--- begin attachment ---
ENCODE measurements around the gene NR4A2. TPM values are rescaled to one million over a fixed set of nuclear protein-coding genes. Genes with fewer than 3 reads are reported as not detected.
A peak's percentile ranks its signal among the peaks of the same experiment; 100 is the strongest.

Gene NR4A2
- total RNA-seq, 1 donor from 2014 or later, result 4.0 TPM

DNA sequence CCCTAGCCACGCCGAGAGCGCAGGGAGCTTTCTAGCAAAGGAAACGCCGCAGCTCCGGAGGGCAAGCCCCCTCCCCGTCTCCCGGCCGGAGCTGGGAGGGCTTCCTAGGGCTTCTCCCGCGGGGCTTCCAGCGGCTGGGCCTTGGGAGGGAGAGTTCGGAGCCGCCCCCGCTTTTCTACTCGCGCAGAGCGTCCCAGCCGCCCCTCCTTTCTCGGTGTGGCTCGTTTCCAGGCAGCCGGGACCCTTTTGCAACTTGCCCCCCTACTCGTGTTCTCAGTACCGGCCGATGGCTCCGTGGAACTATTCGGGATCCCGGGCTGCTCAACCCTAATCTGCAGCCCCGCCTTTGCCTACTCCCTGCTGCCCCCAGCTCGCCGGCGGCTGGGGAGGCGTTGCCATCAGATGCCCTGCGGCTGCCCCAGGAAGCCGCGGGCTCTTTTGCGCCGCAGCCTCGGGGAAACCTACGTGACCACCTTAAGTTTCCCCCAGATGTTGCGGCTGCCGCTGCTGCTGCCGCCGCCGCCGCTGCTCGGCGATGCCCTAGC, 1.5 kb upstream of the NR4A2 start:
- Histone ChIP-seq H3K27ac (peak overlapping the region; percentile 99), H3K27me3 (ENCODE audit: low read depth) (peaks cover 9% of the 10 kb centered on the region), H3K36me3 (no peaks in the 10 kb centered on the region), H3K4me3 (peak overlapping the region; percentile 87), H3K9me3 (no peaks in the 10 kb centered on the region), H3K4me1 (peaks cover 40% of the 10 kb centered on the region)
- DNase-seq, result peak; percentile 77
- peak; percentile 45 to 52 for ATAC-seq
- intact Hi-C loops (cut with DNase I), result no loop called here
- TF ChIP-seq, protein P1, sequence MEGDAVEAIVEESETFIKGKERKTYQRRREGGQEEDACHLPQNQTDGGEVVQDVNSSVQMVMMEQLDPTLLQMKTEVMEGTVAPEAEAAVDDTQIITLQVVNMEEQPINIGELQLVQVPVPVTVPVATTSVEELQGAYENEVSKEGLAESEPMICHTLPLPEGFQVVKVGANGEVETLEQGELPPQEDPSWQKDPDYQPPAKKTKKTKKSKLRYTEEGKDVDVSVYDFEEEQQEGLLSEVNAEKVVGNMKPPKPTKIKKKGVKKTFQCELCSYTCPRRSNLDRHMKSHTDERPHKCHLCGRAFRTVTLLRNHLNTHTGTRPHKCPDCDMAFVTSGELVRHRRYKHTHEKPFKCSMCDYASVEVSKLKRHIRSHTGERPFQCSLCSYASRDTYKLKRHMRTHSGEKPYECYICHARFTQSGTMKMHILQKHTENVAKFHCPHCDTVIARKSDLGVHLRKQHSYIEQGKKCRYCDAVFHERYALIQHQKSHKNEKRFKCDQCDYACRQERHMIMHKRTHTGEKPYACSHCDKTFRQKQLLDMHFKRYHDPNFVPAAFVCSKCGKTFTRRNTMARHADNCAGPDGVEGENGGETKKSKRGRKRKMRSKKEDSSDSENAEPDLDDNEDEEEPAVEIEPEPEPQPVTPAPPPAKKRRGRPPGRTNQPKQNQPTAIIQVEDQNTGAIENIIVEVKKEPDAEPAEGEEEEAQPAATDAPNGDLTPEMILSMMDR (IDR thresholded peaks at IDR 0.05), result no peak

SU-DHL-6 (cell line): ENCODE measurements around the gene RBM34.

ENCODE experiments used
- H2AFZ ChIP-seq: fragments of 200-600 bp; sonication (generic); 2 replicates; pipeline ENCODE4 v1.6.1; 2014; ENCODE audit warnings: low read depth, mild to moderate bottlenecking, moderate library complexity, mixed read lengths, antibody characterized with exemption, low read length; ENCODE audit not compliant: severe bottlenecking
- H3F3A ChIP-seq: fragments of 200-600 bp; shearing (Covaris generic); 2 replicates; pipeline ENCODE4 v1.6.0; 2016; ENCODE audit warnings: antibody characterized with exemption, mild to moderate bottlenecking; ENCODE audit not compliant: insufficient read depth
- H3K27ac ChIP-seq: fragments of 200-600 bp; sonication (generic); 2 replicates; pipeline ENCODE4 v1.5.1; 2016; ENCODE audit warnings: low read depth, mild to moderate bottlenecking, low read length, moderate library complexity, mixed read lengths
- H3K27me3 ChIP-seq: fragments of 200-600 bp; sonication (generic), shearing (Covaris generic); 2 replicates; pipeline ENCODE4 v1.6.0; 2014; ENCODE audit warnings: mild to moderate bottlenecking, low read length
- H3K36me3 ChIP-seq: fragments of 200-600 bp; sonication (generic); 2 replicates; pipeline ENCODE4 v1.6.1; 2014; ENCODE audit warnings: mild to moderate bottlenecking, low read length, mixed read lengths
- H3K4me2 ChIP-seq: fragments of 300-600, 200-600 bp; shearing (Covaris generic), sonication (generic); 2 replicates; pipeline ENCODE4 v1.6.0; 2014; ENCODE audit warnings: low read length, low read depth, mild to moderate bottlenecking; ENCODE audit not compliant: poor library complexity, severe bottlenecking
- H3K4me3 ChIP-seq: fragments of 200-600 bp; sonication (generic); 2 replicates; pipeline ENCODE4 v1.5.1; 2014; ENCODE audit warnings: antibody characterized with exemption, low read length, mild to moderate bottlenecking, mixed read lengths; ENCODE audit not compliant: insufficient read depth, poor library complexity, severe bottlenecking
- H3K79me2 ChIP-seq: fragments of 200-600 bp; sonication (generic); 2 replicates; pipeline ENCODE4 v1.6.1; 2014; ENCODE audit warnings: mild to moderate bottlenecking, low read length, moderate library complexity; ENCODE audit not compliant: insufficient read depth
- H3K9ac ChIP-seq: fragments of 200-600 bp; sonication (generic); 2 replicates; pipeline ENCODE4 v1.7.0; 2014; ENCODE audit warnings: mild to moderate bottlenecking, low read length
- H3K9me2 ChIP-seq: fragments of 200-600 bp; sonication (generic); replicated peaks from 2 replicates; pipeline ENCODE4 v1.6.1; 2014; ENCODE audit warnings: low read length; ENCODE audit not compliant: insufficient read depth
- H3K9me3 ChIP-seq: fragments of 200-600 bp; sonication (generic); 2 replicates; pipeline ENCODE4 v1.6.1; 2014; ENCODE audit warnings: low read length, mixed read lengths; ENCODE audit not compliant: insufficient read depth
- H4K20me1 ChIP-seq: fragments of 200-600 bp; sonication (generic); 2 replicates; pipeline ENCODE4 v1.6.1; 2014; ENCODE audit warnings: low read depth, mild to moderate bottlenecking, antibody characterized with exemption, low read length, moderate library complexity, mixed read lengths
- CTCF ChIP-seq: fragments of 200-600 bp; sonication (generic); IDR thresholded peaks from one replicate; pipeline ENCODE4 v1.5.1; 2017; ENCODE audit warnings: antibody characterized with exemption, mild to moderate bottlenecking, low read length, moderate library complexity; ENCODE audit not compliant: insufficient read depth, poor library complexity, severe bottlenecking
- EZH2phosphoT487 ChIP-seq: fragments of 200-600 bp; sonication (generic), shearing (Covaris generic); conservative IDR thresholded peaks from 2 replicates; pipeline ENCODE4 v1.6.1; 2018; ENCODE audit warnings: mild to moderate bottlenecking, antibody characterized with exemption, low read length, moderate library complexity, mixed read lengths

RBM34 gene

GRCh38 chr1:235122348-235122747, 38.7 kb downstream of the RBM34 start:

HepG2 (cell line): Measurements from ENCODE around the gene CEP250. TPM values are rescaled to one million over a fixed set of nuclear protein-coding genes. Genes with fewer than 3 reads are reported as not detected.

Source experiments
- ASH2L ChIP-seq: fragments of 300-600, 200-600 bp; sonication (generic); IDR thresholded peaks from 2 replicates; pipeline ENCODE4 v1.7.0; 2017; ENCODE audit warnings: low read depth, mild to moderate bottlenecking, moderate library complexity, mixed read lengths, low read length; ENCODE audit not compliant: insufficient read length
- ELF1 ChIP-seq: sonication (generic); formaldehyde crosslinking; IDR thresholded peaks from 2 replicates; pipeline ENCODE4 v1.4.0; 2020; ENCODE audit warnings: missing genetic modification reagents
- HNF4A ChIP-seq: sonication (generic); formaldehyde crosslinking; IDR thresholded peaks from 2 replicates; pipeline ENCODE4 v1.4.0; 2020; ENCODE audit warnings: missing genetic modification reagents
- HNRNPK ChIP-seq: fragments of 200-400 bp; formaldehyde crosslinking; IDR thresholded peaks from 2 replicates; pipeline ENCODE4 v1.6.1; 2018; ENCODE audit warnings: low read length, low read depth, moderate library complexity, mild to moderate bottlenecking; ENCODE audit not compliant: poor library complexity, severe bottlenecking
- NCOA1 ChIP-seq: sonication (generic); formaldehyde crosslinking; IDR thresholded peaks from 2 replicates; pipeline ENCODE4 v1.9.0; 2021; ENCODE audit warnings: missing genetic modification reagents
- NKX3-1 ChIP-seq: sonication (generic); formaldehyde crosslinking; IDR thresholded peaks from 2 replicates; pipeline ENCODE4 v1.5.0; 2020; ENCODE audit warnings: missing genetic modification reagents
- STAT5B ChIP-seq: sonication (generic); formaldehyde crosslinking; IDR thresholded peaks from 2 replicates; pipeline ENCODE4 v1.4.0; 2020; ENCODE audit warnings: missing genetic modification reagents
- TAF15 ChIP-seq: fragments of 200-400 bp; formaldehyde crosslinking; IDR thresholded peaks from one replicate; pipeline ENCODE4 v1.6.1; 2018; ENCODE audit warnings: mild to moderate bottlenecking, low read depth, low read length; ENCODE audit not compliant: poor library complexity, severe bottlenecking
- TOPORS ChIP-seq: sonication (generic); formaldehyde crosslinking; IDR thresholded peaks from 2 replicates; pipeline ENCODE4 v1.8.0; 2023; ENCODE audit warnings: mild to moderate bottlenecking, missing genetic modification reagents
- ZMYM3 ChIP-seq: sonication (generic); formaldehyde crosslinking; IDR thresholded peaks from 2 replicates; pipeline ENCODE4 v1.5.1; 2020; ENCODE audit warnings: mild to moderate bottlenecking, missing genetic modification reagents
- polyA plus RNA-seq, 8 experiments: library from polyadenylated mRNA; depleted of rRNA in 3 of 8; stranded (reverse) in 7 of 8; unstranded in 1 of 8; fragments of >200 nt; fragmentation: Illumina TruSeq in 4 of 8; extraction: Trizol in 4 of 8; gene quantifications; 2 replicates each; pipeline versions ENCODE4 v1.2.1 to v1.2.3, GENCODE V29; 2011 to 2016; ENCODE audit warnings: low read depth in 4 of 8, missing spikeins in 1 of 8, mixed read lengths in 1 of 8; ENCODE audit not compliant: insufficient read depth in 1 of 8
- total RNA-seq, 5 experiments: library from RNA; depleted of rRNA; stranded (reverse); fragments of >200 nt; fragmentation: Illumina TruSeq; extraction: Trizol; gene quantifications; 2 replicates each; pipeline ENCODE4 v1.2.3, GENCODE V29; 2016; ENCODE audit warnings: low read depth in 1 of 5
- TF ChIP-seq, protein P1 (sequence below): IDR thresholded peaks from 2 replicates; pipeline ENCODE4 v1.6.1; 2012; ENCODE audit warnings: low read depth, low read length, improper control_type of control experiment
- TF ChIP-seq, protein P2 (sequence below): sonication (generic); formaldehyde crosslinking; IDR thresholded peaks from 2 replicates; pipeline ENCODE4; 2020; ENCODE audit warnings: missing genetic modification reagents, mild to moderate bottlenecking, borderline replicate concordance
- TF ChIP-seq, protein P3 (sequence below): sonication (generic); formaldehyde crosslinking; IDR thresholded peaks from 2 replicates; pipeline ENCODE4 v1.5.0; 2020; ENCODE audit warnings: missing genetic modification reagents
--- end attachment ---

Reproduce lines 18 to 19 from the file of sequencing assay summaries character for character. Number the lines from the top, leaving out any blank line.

- H3K4me2 ChIP-seq: fragments of 300-600, 200-600 bp; shearing (Covaris generic), sonication (generic); 2 replicates; pipeline ENCODE4 v1.6.0; 2014; ENCODE audit warnings: low read length, low read depth, mild to moderate bottlenecking; ENCODE audit not compliant: poor library complexity, severe bottlenecking
- H3K4me3 ChIP-seq: fragments of 200-600 bp; sonication (generic); 2 replicates; pipeline ENCODE4 v1.5.1; 2014; ENCODE audit warnings: antibody characterized with exemption, low read length, mild to moderate bottlenecking, mixed read lengths; ENCODE audit not compliant: insufficient read depth, poor library complexity, severe bottlenecking